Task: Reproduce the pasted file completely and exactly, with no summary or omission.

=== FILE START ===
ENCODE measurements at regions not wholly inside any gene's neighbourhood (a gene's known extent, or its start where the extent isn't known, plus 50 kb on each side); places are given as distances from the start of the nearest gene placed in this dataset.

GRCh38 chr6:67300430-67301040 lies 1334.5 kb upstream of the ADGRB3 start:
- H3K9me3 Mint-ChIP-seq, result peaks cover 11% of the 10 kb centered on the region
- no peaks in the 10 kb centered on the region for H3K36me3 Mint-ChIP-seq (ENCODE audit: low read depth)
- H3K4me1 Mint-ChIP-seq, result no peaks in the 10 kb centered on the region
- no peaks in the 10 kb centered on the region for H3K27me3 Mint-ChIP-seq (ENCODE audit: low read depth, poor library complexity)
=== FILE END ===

ENCODE measurements at regions not wholly inside any gene's neighbourhood (a gene's known extent, or its start where the extent isn't known, plus 50 kb on each side); places are given as distances from the start of the nearest gene placed in this dataset.

GRCh38 chr6:67300430-67301040 lies 1334.5 kb upstream of the ADGRB3 start:
- H3K9me3 Mint-ChIP-seq, result peaks cover 11% of the 10 kb centered on the region
- no peaks in the 10 kb centered on the region for H3K36me3 Mint-ChIP-seq (ENCODE audit: low read depth)
- H3K4me1 Mint-ChIP-seq, result no peaks in the 10 kb centered on the region
- no peaks in the 10 kb centered on the region for H3K27me3 Mint-ChIP-seq (ENCODE audit: low read depth, poor library complexity)